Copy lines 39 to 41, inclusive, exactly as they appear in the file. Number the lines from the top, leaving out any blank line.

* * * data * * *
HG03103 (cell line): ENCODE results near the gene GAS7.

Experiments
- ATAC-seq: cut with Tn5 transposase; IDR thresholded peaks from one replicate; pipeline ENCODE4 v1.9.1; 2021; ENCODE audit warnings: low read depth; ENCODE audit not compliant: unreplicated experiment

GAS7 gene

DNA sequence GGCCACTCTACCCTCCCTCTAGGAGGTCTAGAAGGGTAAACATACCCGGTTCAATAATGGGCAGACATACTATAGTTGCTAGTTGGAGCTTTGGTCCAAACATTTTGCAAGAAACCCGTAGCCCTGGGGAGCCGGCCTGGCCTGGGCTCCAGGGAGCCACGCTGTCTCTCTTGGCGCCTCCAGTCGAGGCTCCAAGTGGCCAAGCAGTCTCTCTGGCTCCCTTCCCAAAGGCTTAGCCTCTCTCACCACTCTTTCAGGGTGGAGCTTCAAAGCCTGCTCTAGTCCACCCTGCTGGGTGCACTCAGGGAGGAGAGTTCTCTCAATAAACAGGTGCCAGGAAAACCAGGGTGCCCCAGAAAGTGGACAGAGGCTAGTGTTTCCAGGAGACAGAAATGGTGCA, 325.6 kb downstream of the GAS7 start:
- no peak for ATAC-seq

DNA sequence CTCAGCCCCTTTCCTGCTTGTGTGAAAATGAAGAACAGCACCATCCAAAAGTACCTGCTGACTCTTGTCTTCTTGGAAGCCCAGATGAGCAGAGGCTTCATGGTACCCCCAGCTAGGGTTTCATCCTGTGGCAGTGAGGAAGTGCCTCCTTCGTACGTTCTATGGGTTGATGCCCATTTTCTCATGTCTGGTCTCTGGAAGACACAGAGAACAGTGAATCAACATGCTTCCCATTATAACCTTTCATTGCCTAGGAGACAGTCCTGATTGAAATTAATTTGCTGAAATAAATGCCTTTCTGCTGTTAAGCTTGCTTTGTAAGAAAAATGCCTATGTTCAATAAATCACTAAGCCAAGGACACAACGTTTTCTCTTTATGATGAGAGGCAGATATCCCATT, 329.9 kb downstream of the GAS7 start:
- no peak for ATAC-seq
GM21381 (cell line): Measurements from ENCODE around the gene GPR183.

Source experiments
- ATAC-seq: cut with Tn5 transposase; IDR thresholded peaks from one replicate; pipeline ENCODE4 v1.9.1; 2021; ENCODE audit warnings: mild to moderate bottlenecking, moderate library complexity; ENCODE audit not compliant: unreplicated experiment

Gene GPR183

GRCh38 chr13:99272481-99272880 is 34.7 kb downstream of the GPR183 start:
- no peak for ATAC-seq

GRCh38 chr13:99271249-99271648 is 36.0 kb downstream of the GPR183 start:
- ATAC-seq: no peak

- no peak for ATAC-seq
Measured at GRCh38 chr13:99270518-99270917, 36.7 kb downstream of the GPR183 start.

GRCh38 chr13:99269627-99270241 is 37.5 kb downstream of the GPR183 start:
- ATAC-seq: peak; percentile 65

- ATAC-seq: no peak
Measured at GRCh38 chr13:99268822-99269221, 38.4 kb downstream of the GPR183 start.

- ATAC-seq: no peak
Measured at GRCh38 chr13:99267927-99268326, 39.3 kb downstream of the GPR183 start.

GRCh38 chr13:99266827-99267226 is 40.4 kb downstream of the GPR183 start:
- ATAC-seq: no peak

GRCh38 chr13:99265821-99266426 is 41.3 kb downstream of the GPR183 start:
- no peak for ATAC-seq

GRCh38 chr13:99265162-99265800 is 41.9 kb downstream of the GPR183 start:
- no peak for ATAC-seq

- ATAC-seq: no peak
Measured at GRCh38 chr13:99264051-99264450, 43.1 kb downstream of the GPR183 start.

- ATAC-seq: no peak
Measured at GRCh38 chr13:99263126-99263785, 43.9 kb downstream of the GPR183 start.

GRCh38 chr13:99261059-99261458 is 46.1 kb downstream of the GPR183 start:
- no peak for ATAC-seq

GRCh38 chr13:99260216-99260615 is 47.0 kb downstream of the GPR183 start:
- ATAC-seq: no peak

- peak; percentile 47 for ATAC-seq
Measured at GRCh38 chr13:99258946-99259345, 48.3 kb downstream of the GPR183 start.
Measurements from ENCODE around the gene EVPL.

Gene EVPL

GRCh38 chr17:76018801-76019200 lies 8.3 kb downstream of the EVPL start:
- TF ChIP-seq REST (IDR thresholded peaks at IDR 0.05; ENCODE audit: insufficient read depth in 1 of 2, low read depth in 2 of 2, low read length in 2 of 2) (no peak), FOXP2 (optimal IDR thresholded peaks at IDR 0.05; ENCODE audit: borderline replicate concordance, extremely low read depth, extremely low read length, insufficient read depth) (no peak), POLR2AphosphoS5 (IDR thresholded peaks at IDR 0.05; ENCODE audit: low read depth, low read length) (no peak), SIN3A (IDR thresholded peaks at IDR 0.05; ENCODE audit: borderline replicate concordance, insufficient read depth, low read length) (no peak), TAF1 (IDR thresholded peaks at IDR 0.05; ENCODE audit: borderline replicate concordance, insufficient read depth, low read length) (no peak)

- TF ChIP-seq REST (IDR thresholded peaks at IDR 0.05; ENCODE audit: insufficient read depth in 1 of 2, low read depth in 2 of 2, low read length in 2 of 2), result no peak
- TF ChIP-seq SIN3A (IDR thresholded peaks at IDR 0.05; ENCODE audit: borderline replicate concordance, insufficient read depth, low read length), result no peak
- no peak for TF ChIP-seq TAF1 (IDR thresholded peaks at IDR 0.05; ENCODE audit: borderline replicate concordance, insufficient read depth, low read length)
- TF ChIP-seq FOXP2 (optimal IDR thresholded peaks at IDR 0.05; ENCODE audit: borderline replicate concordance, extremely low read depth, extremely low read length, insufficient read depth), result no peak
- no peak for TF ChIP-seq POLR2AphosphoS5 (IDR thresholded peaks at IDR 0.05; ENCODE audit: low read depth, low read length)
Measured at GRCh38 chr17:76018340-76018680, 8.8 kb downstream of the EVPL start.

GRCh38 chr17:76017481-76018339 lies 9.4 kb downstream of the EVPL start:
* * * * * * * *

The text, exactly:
- peak; percentile 47 for ATAC-seq
Measured at GRCh38 chr13:99258946-99259345, 48.3 kb downstream of the GPR183 start.
Measurements from ENCODE around the gene EVPL.